If there is a strike in the auto industry this fall, it will be the fault of Detroit’s automakers, General Motors, Ford and Stellantis — the UAW claims — for failing to meet the unions demands for an equitable contract, which repays members and retirees for their sacrifices over the years.
“The choice of whether we go out on strike is up to the Big Three,” said Margaret Mock, the UAW new Secretary-Treasurer during a Town Hall meeting via zoom arranged by union’s new leadership team.
“We will go to the limit to get what we need,” Mock said, adding the union now has $825 million in its strike fund. The 40-day strike against GM in 2019 cost General Motors $10.7 billion in lost revenue and $3.7 billion in profits.
Union sharpens messaging
Unlike in 2019 when the union’s leadership was dogged by the corruption scandal, the UAW’s leadership seems determined to change the messaging around the upcoming contract negotiations.
UAW President Shawn Fain said during the Town Hall that during the past decade union members have made substantial sacrifices to help make the former Big Three successful.
The three Detroit automakers have combined to make nearly a “quarter trillion dollars” in profits since 2013, Fain noted, while UAW members have seen their wages and standard of living erode.
To add some perspective to the quarter-trillion-dollar figure, the company profits are substantial enough to purchase — at current prices — every franchise in the National Hockey League, National Basketball Association and Major League Baseball and “still have $50 billion dollars left over,” Fain said.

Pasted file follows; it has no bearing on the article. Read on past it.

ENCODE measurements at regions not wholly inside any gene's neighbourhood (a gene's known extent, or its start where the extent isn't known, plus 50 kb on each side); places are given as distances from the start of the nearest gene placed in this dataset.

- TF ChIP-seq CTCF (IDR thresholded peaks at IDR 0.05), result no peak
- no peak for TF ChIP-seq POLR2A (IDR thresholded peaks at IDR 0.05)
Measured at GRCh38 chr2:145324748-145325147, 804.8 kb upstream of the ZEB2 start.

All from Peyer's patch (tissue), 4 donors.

Mike Booth, the UAW vice president who will lead negotiations with GM, said the UAW membership also works in the most profitable part of the auto industry. Detroit’s automakers sell 81% of the pickup trucks and 71% of full-size sport utility vehicles in the U.S. The average price of a vehicle built by UAW members is more than $55,000, which is substantially higher than the average price of a new vehicle reported by the U.S. Department of Commerce, according to the figures presented by union leaders.
Union demands center on gains, not concessions
During contract negotiations this summer, the union will ask for guarantees of a “secure landing place” for workers displaced by the transition to electric vehicles, which don’t need the transmissions or the internal combustion engines now built by UAW members.
At the same, the union wants to end the use temporary workers, tiered wage structures and the movement of work to limited liability corporations, which blunts union influence over wages.
Rich Boyers, the UAW vice president in charge of the negotiations with Stellantis, said one of the UAW key priorities is eliminating the eight-year grow-in period for new hires.
Booth said the union must return to the standard it set out in its successful strike against General Motors. “We need the clear standard of equal pay for equal work,” Booth said during the Town Hall. Equal pay for equal work is one of the foundations for union solidarity, he said.
“We need to change the standard,” added Fain, noting it can take 10 to 12 years for new employees to reach full pay. Other employees are kept on temporary status indefinitely, which is unfair.
Fighting downward push
At the same time, the automakers have been trying to create a new, lower wage category for workers building electric vehicles. The UAW, however, will not accept a lower wage for EV workers, Fain said. There will be no concessions in the 2023 contracts, he said.
The automakers are getting billions of dollars in federal subsidies and need to pay fair wages.
Chuck Browning, the UAW vice president responsible for the Ford negotiations, said the union will demand raises in this year’s agreements.
The union also is going to demand the restoration of cost-of-living protection, which was removed from union contract in 2009 during the auto bailout era.
The new contract also must include a boost for pensioners, according to UAW leaders. Like active members, retirees need improvements in the standard of living, said Browning.